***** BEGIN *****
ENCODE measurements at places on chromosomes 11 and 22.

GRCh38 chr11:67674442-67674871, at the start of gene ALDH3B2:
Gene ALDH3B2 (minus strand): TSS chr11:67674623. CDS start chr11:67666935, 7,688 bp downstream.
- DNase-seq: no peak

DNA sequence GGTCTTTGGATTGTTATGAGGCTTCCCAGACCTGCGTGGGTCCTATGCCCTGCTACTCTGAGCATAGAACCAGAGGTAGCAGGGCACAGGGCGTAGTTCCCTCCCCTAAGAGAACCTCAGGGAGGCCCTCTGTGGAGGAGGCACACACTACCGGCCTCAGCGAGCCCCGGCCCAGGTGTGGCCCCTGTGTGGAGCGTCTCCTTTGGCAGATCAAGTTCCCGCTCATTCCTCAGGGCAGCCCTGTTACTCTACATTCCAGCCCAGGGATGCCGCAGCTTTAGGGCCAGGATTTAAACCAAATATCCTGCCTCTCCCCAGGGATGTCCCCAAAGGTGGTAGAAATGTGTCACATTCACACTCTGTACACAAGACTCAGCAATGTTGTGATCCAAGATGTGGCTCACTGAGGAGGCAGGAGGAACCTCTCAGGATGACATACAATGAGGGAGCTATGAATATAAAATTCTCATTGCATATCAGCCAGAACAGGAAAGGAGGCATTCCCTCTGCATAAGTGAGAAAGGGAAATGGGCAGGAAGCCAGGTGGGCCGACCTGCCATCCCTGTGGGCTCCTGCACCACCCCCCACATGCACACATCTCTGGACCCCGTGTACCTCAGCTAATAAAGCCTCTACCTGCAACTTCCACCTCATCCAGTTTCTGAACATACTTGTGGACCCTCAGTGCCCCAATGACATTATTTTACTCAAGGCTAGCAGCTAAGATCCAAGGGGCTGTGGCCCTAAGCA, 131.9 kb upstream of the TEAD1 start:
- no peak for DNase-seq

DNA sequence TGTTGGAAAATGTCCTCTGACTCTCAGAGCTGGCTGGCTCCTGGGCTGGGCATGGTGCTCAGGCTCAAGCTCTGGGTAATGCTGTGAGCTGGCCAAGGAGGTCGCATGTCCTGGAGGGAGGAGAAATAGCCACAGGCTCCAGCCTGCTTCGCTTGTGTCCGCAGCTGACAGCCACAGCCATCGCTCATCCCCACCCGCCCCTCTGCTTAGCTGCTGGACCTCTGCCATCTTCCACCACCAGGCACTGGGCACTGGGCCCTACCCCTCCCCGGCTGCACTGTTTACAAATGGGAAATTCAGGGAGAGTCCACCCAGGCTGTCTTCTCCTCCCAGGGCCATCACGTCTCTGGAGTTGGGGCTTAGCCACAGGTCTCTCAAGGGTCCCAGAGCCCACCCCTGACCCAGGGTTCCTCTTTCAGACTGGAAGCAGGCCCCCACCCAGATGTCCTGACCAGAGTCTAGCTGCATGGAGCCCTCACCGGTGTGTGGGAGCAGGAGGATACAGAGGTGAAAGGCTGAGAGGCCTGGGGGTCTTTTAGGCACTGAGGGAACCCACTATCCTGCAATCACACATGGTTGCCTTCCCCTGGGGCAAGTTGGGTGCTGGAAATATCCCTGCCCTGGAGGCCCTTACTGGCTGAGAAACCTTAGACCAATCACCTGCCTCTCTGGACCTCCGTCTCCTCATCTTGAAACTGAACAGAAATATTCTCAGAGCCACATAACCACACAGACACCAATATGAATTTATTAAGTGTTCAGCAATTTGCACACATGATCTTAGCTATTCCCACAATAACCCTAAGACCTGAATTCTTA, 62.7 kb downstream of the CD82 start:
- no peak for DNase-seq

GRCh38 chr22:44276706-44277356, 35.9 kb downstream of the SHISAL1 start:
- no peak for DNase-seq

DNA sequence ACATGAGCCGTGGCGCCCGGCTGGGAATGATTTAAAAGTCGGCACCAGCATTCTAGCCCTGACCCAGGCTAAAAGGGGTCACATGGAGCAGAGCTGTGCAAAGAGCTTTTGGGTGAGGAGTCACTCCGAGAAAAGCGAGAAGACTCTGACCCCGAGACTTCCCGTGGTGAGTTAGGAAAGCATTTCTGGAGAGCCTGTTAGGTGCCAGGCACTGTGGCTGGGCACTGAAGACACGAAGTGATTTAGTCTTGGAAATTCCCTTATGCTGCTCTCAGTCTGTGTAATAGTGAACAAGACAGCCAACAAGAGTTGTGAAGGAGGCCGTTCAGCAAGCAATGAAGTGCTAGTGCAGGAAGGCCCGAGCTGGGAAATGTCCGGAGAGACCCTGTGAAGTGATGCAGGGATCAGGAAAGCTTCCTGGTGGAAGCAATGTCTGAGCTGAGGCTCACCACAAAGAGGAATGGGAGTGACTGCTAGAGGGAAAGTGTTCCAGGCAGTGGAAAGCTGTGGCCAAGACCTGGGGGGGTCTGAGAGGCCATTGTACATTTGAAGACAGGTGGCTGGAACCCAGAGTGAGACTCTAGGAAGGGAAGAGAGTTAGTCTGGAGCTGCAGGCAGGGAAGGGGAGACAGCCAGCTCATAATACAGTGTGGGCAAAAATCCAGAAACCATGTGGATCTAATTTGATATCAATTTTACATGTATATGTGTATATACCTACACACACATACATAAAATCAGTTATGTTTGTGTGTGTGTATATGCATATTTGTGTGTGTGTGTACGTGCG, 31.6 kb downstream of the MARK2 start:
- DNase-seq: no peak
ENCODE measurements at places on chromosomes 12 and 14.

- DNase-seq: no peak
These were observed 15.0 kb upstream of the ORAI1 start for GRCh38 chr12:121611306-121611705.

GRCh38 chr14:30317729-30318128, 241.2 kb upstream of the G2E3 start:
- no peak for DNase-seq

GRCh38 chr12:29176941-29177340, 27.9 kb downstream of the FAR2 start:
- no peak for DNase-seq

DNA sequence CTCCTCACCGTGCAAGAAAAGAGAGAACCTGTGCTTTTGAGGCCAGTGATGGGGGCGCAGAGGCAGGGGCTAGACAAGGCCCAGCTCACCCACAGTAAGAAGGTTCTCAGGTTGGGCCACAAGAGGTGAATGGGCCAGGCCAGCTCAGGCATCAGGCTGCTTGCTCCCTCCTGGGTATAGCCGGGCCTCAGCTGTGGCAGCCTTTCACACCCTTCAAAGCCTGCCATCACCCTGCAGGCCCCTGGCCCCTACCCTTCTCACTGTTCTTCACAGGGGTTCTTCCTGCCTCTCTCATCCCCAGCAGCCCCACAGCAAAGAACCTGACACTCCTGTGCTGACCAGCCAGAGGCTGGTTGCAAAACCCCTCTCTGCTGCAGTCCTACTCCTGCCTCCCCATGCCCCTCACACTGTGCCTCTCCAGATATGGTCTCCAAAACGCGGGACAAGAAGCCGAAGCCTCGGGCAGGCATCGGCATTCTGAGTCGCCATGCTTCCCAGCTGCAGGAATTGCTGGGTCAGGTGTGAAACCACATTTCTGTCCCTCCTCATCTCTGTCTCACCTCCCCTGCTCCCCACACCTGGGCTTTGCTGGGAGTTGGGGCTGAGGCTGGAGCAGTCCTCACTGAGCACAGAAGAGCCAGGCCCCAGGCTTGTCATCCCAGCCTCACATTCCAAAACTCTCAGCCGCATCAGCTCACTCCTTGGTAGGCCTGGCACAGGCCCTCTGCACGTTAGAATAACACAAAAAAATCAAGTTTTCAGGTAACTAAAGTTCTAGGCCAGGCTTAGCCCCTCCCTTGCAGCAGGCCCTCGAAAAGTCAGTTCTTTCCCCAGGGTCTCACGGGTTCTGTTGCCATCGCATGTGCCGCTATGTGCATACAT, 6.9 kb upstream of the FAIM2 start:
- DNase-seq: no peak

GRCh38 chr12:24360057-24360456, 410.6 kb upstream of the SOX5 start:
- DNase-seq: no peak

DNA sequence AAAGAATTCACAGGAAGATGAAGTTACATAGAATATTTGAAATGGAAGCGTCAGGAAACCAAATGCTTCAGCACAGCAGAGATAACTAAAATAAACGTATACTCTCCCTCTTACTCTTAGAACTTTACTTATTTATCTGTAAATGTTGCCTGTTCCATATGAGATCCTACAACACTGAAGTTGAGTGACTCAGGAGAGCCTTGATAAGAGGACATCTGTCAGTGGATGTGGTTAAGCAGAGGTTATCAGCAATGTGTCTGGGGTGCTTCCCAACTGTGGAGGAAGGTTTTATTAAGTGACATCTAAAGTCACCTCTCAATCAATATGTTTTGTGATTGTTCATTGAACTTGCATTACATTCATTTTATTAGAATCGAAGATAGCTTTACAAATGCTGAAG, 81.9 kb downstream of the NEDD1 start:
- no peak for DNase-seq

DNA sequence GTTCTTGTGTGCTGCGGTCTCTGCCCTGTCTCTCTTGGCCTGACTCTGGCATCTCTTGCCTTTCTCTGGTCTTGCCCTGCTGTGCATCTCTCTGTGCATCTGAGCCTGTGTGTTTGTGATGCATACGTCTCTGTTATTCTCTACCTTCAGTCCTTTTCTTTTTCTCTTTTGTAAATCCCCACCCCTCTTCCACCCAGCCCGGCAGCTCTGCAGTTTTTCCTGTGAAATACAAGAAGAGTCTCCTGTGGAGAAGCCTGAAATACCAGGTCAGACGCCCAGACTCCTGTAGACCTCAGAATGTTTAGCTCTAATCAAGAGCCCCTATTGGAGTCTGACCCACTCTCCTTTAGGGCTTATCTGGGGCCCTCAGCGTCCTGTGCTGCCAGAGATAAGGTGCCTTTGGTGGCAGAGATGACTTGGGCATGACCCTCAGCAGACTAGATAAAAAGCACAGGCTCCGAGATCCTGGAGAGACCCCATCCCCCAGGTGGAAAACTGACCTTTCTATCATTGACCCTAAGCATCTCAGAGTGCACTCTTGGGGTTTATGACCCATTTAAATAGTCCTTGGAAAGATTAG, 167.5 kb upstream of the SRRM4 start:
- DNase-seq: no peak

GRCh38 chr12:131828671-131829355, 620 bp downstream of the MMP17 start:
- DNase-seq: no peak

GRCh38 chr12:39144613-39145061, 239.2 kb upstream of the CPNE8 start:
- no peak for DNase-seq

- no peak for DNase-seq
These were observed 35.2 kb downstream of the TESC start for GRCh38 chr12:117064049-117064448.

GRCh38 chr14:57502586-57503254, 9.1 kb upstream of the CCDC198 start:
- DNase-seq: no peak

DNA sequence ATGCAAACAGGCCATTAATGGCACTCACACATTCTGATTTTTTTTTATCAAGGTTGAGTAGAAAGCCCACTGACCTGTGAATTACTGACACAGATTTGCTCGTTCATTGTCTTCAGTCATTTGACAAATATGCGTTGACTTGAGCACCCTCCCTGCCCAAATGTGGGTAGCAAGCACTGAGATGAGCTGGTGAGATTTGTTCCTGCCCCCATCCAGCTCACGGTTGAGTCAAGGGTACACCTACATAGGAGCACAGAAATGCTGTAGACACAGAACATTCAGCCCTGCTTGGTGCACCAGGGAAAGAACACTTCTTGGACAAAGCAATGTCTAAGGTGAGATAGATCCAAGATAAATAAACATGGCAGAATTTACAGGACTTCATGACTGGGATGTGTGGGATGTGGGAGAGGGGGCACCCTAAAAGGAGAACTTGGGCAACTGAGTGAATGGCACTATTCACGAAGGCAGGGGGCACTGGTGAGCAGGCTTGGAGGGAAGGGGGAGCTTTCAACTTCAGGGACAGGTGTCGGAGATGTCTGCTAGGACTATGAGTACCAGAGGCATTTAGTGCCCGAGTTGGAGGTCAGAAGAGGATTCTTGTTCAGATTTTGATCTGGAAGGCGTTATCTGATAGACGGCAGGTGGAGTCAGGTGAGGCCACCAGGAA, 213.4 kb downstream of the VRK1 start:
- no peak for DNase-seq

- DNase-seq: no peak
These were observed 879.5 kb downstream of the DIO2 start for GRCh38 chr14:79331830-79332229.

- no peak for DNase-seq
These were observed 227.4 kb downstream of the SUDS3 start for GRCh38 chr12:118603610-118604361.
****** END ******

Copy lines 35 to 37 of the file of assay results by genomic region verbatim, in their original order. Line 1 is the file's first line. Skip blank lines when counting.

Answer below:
- DNase-seq: no peak

DNA sequence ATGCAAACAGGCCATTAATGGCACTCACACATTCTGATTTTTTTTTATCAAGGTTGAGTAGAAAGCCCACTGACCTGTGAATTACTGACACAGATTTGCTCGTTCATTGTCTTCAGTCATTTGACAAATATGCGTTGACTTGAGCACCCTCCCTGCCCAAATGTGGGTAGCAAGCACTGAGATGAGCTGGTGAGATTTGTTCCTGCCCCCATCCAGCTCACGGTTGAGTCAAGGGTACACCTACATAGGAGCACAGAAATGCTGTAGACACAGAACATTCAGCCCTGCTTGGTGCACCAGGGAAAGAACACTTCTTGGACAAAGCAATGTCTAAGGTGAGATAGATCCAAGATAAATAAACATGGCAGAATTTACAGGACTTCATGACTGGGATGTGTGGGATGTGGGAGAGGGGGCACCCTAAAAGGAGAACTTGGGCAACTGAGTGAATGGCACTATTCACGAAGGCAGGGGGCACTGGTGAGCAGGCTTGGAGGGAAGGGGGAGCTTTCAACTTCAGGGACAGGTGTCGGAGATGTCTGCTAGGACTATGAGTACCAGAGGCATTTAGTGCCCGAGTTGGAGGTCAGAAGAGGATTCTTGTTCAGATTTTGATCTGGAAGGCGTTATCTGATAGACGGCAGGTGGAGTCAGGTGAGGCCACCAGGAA, 213.4 kb downstream of the VRK1 start:
- no peak for DNase-seq